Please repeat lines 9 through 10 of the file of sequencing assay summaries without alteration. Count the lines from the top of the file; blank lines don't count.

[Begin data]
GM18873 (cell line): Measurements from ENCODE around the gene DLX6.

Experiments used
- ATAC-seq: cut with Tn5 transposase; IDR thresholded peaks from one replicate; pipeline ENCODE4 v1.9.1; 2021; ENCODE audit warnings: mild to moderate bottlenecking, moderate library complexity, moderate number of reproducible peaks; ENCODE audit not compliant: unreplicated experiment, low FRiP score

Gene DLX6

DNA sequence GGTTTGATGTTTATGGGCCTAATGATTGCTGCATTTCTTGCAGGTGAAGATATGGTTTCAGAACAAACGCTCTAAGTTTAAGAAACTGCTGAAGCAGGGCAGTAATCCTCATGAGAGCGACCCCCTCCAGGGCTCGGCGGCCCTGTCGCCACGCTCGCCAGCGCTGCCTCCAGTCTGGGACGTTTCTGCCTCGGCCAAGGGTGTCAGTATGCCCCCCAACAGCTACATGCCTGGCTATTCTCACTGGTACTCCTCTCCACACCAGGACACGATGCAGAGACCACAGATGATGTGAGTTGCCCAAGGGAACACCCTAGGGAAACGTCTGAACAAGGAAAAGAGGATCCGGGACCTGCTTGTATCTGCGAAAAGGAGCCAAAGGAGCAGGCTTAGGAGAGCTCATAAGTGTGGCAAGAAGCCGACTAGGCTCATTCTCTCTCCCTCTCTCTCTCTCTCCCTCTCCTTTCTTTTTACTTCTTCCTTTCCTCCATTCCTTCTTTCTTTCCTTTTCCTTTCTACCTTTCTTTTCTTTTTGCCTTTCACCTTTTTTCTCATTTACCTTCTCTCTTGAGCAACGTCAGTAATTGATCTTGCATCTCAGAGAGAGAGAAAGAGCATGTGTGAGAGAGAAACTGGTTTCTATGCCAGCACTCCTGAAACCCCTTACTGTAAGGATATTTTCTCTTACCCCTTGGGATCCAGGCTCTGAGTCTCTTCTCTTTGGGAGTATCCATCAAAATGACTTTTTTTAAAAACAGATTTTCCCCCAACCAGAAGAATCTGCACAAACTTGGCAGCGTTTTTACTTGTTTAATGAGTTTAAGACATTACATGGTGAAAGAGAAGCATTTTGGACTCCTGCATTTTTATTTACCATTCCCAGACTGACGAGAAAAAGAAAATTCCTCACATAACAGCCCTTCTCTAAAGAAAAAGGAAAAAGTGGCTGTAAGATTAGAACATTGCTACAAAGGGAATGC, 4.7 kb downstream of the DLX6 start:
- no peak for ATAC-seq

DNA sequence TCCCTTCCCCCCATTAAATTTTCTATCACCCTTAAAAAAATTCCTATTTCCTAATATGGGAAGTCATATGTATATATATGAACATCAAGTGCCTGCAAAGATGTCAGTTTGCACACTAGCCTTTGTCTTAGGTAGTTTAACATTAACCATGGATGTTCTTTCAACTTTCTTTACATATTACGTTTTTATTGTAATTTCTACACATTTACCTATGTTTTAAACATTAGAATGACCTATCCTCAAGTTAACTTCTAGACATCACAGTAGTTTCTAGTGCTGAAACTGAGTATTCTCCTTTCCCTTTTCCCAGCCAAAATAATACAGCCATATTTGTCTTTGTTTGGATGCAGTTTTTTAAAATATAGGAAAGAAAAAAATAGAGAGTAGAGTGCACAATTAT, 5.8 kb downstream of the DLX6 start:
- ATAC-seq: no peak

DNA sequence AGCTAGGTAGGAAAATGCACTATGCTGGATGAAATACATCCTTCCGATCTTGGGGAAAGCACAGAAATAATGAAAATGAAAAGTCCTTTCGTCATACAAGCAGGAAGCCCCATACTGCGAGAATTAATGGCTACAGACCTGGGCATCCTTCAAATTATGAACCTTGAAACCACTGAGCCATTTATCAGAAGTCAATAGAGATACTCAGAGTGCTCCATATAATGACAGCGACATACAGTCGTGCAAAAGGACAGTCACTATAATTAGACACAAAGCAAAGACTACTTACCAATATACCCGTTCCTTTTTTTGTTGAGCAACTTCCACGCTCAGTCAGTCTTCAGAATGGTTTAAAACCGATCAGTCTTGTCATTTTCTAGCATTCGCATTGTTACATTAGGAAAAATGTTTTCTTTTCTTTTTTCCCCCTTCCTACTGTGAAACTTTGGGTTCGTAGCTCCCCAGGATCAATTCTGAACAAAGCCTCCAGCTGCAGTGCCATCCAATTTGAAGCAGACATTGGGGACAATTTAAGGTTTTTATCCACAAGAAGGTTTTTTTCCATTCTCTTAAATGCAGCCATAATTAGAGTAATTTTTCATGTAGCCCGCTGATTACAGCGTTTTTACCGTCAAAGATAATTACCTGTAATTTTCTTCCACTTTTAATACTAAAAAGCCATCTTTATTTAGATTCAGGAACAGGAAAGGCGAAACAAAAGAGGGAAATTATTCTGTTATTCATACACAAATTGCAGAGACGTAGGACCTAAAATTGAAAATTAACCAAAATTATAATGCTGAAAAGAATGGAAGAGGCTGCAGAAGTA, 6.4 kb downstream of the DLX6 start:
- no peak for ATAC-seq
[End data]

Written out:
DNA sequence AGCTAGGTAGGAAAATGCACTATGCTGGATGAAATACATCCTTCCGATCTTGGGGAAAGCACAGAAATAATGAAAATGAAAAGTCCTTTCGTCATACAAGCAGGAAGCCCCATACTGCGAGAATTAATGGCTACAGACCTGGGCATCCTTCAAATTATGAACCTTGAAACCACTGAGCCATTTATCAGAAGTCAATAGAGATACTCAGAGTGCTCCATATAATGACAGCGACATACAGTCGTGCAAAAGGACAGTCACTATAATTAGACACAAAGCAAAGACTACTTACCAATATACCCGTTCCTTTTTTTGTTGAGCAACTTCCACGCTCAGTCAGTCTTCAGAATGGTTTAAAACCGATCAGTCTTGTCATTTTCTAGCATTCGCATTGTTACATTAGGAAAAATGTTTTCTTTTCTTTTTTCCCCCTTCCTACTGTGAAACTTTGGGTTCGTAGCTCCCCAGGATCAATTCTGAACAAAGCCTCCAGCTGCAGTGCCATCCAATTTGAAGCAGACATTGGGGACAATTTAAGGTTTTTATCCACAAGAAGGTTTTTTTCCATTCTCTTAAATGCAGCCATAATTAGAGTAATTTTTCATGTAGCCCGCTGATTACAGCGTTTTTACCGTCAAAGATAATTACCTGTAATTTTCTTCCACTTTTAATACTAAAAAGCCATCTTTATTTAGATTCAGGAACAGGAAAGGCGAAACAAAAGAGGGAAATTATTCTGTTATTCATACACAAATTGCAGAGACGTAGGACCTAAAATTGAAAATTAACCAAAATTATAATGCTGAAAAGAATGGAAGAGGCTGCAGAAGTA, 6.4 kb downstream of the DLX6 start:
- no peak for ATAC-seq